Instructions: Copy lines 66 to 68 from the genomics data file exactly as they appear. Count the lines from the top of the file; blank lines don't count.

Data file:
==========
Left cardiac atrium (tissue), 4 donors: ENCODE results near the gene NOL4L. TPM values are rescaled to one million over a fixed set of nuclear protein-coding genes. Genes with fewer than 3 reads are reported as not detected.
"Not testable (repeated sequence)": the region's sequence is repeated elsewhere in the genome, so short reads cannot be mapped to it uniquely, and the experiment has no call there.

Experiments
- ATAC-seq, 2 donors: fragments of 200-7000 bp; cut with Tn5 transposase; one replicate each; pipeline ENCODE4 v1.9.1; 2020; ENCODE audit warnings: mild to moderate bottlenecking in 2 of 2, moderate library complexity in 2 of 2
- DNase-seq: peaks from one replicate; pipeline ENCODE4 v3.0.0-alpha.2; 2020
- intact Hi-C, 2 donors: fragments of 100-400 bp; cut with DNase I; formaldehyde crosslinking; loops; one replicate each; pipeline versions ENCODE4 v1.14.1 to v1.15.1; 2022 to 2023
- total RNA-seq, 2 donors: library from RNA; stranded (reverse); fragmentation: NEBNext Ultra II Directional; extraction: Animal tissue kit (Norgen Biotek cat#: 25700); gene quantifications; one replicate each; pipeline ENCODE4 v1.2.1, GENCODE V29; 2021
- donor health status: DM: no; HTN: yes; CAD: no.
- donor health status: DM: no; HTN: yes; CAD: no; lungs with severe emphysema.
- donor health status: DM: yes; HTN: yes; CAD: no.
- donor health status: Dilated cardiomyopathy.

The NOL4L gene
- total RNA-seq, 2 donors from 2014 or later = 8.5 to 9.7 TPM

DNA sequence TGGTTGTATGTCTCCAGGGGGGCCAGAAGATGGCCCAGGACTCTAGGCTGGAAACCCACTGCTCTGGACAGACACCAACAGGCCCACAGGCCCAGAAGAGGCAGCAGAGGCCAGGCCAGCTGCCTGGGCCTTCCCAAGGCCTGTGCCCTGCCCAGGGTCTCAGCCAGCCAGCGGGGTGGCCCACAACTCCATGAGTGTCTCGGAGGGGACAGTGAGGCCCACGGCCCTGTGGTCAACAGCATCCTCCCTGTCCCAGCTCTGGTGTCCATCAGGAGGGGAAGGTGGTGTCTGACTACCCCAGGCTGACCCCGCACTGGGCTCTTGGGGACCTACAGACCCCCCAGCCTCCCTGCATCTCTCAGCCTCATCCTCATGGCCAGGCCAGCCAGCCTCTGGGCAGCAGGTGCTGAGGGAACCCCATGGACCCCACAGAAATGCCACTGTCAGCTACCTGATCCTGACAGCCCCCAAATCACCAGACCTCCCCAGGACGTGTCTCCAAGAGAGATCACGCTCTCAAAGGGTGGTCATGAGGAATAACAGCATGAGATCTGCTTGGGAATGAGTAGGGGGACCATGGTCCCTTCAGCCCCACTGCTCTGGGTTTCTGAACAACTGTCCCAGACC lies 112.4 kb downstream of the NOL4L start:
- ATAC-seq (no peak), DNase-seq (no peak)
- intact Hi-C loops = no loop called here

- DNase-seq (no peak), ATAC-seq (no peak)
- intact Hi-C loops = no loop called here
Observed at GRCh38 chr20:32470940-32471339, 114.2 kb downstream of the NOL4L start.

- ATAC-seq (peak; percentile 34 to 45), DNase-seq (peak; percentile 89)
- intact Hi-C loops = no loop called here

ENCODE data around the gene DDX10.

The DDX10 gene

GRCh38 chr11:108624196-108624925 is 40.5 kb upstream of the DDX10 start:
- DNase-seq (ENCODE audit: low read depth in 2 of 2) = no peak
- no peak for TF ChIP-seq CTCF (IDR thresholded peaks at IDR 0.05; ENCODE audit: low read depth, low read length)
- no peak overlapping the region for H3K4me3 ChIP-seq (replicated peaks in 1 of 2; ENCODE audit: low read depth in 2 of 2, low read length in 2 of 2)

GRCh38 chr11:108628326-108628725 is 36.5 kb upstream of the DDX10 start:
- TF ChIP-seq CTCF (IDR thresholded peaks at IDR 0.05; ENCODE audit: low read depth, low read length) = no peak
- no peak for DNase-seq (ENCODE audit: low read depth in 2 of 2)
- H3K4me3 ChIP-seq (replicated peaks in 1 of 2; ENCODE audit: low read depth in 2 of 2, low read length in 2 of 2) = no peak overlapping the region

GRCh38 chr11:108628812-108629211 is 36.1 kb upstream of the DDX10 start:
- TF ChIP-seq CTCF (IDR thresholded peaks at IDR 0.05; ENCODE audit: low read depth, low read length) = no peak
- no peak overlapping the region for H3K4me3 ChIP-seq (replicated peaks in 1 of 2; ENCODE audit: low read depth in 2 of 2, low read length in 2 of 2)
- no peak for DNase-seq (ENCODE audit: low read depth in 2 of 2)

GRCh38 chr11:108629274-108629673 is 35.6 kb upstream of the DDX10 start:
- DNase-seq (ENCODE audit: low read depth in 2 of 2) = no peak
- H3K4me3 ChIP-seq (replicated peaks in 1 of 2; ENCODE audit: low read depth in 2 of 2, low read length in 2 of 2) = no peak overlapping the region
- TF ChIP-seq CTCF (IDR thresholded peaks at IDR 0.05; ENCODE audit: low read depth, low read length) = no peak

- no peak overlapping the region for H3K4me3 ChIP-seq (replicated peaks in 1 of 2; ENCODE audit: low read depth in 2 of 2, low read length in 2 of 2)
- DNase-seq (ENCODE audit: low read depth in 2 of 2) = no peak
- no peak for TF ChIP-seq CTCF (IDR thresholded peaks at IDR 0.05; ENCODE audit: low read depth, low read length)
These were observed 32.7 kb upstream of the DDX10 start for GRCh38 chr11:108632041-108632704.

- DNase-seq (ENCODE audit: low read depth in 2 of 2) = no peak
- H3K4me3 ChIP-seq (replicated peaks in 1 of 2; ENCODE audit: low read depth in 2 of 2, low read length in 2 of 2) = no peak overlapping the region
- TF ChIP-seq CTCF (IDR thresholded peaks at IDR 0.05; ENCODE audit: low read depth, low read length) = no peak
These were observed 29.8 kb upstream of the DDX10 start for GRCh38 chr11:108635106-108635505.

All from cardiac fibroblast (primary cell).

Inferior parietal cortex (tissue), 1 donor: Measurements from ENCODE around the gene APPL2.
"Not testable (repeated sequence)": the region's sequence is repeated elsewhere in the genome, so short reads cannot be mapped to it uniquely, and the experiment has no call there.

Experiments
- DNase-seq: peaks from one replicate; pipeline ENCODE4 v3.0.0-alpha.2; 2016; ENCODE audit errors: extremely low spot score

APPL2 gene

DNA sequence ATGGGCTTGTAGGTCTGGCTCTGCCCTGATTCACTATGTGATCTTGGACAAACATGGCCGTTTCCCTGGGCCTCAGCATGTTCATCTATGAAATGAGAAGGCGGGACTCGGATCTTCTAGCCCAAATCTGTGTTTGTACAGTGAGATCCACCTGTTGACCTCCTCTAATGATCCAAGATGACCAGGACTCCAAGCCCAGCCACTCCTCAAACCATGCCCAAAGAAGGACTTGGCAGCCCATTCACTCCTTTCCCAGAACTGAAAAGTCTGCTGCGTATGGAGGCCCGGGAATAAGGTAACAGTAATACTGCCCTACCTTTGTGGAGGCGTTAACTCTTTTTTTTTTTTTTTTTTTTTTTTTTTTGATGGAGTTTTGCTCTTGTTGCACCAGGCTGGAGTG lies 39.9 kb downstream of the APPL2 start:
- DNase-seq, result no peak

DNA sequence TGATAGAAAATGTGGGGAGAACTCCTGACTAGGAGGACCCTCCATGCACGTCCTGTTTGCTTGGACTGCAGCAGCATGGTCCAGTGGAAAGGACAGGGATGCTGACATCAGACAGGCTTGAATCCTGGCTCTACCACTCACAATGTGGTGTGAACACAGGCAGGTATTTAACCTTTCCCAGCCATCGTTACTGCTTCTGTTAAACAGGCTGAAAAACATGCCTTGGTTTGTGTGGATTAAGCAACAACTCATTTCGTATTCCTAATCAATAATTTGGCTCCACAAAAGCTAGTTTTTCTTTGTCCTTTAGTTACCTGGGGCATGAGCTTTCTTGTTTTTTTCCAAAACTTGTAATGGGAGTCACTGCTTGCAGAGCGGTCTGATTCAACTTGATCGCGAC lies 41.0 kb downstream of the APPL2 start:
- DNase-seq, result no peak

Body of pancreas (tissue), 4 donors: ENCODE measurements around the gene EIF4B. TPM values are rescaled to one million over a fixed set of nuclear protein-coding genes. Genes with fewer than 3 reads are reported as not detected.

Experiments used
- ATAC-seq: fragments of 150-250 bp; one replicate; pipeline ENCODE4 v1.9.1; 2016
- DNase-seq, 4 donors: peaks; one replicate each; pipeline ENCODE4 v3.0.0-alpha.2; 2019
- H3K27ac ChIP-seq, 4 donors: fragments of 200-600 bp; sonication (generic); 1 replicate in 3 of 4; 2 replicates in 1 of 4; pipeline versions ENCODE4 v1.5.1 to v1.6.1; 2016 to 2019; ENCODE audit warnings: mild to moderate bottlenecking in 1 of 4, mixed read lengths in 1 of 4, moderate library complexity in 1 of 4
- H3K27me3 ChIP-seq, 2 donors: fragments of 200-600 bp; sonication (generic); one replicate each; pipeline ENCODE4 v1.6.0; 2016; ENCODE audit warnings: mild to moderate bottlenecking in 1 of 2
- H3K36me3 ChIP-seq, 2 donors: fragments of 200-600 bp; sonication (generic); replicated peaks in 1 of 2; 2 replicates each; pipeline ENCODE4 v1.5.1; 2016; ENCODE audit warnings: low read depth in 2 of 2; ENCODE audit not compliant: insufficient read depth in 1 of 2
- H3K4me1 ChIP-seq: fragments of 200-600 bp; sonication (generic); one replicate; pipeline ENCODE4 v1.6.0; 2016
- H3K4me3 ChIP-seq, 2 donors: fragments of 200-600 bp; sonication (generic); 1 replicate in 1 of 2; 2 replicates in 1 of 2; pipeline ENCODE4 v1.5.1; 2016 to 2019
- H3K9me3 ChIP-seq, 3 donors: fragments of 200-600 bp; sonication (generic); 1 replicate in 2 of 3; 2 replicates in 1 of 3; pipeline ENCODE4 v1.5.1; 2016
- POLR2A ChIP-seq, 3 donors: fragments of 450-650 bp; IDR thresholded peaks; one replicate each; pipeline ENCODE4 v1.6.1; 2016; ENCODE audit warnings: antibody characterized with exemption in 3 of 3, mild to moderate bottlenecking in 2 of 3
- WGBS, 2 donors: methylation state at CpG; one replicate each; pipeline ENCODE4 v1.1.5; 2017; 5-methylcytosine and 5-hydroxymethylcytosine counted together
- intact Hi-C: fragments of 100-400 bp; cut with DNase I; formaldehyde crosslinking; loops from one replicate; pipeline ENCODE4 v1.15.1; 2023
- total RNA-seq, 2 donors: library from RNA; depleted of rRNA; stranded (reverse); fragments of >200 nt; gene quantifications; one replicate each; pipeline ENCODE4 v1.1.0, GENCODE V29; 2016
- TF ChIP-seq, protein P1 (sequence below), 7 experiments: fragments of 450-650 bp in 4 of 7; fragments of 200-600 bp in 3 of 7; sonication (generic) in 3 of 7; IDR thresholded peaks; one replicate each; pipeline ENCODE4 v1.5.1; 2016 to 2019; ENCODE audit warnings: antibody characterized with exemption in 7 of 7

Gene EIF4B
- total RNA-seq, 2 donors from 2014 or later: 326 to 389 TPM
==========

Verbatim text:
- H3K4me3 ChIP-seq, 2 donors: fragments of 200-600 bp; sonication (generic); 1 replicate in 1 of 2; 2 replicates in 1 of 2; pipeline ENCODE4 v1.5.1; 2016 to 2019
- H3K9me3 ChIP-seq, 3 donors: fragments of 200-600 bp; sonication (generic); 1 replicate in 2 of 3; 2 replicates in 1 of 3; pipeline ENCODE4 v1.5.1; 2016
- POLR2A ChIP-seq, 3 donors: fragments of 450-650 bp; IDR thresholded peaks; one replicate each; pipeline ENCODE4 v1.6.1; 2016; ENCODE audit warnings: antibody characterized with exemption in 3 of 3, mild to moderate bottlenecking in 2 of 3